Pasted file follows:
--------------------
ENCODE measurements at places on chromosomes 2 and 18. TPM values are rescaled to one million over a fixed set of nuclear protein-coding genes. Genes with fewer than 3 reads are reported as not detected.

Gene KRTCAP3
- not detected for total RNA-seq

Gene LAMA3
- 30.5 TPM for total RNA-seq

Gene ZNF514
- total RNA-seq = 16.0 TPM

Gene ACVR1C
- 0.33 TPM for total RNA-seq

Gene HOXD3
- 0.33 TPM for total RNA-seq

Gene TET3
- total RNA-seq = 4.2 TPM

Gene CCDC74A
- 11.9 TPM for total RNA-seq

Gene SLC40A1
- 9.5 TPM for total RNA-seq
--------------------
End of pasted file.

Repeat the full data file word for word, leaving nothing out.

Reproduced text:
ENCODE measurements at places on chromosomes 2 and 18. TPM values are rescaled to one million over a fixed set of nuclear protein-coding genes. Genes with fewer than 3 reads are reported as not detected.

Gene KRTCAP3
- not detected for total RNA-seq

Gene LAMA3
- 30.5 TPM for total RNA-seq

Gene ZNF514
- total RNA-seq = 16.0 TPM

Gene ACVR1C
- 0.33 TPM for total RNA-seq

Gene HOXD3
- 0.33 TPM for total RNA-seq

Gene TET3
- total RNA-seq = 4.2 TPM

Gene CCDC74A
- 11.9 TPM for total RNA-seq

Gene SLC40A1
- 9.5 TPM for total RNA-seq